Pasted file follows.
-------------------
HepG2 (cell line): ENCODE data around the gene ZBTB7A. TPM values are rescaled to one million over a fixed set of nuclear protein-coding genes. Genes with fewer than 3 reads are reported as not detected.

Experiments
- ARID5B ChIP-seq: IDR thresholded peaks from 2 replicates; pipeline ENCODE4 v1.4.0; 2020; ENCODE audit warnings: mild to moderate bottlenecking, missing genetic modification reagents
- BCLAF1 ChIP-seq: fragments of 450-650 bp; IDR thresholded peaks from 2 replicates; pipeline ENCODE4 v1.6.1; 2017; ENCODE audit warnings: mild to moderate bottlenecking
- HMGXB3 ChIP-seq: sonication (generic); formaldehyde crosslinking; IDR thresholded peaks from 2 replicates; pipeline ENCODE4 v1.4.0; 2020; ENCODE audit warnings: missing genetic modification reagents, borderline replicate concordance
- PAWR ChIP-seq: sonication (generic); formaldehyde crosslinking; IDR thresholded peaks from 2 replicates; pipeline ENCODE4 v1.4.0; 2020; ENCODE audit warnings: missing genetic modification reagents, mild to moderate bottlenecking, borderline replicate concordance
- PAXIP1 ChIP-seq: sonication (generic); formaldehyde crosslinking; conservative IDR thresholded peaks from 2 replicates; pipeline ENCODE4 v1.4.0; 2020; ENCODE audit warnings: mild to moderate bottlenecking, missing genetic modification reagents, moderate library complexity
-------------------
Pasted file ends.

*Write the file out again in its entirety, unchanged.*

HepG2 (cell line): ENCODE data around the gene ZBTB7A. TPM values are rescaled to one million over a fixed set of nuclear protein-coding genes. Genes with fewer than 3 reads are reported as not detected.

Experiments
- ARID5B ChIP-seq: IDR thresholded peaks from 2 replicates; pipeline ENCODE4 v1.4.0; 2020; ENCODE audit warnings: mild to moderate bottlenecking, missing genetic modification reagents
- BCLAF1 ChIP-seq: fragments of 450-650 bp; IDR thresholded peaks from 2 replicates; pipeline ENCODE4 v1.6.1; 2017; ENCODE audit warnings: mild to moderate bottlenecking
- HMGXB3 ChIP-seq: sonication (generic); formaldehyde crosslinking; IDR thresholded peaks from 2 replicates; pipeline ENCODE4 v1.4.0; 2020; ENCODE audit warnings: missing genetic modification reagents, borderline replicate concordance
- PAWR ChIP-seq: sonication (generic); formaldehyde crosslinking; IDR thresholded peaks from 2 replicates; pipeline ENCODE4 v1.4.0; 2020; ENCODE audit warnings: missing genetic modification reagents, mild to moderate bottlenecking, borderline replicate concordance
- PAXIP1 ChIP-seq: sonication (generic); formaldehyde crosslinking; conservative IDR thresholded peaks from 2 replicates; pipeline ENCODE4 v1.4.0; 2020; ENCODE audit warnings: mild to moderate bottlenecking, missing genetic modification reagents, moderate library complexity